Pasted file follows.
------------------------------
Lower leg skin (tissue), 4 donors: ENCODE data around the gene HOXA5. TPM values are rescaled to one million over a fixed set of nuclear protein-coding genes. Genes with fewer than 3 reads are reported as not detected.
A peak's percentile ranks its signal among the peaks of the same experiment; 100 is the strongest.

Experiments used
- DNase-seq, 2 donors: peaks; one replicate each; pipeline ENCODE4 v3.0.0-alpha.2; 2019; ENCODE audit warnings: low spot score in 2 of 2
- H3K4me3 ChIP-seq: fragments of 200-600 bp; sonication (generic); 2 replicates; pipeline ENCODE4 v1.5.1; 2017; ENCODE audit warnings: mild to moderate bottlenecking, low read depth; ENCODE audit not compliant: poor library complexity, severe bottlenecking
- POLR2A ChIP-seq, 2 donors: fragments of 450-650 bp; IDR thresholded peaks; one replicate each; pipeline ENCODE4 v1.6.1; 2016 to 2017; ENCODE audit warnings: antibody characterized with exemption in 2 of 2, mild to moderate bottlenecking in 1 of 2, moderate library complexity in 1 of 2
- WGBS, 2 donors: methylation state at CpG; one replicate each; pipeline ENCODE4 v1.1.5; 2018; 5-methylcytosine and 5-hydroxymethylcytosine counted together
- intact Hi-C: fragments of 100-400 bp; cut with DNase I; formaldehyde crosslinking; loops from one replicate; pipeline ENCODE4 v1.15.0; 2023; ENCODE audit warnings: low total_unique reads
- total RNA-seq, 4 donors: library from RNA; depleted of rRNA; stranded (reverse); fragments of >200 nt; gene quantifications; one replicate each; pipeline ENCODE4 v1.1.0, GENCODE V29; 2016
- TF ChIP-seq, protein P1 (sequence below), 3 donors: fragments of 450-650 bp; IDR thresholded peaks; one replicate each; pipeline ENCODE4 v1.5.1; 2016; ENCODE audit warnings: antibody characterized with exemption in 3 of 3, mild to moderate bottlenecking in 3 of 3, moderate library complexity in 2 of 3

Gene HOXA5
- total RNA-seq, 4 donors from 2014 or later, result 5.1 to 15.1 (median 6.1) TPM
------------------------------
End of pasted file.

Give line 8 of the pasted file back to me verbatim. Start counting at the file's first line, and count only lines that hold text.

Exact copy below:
- intact Hi-C: fragments of 100-400 bp; cut with DNase I; formaldehyde crosslinking; loops from one replicate; pipeline ENCODE4 v1.15.0; 2023; ENCODE audit warnings: low total_unique reads